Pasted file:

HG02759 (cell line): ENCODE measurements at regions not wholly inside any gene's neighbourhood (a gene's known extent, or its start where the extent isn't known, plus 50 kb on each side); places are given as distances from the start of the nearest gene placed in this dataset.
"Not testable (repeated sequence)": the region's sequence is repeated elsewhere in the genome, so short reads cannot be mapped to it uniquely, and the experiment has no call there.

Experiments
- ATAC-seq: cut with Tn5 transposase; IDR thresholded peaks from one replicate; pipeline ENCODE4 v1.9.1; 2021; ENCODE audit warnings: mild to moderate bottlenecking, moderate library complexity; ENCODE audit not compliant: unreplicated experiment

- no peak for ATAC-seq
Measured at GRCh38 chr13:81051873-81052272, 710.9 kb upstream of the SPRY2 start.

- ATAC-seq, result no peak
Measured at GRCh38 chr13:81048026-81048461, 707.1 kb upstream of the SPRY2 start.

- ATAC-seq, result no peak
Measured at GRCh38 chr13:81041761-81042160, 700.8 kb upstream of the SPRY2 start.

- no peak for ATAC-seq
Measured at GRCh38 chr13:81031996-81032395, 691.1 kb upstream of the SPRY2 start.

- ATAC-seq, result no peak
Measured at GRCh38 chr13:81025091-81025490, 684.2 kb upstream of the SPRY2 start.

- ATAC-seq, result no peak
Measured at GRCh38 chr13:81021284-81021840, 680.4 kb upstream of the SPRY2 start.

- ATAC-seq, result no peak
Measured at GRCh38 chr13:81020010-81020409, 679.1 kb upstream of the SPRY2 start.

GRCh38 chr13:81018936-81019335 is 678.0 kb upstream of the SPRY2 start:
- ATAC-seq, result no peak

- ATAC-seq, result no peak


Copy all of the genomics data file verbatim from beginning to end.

HG02759 (cell line): ENCODE measurements at regions not wholly inside any gene's neighbourhood (a gene's known extent, or its start where the extent isn't known, plus 50 kb on each side); places are given as distances from the start of the nearest gene placed in this dataset.
"Not testable (repeated sequence)": the region's sequence is repeated elsewhere in the genome, so short reads cannot be mapped to it uniquely, and the experiment has no call there.

Experiments
- ATAC-seq: cut with Tn5 transposase; IDR thresholded peaks from one replicate; pipeline ENCODE4 v1.9.1; 2021; ENCODE audit warnings: mild to moderate bottlenecking, moderate library complexity; ENCODE audit not compliant: unreplicated experiment

- no peak for ATAC-seq
Measured at GRCh38 chr13:81051873-81052272, 710.9 kb upstream of the SPRY2 start.

- ATAC-seq, result no peak
Measured at GRCh38 chr13:81048026-81048461, 707.1 kb upstream of the SPRY2 start.

- ATAC-seq, result no peak
Measured at GRCh38 chr13:81041761-81042160, 700.8 kb upstream of the SPRY2 start.

- no peak for ATAC-seq
Measured at GRCh38 chr13:81031996-81032395, 691.1 kb upstream of the SPRY2 start.

- ATAC-seq, result no peak
Measured at GRCh38 chr13:81025091-81025490, 684.2 kb upstream of the SPRY2 start.

- ATAC-seq, result no peak
Measured at GRCh38 chr13:81021284-81021840, 680.4 kb upstream of the SPRY2 start.

- ATAC-seq, result no peak
Measured at GRCh38 chr13:81020010-81020409, 679.1 kb upstream of the SPRY2 start.

GRCh38 chr13:81018936-81019335 is 678.0 kb upstream of the SPRY2 start:
- ATAC-seq, result no peak

- ATAC-seq, result no peak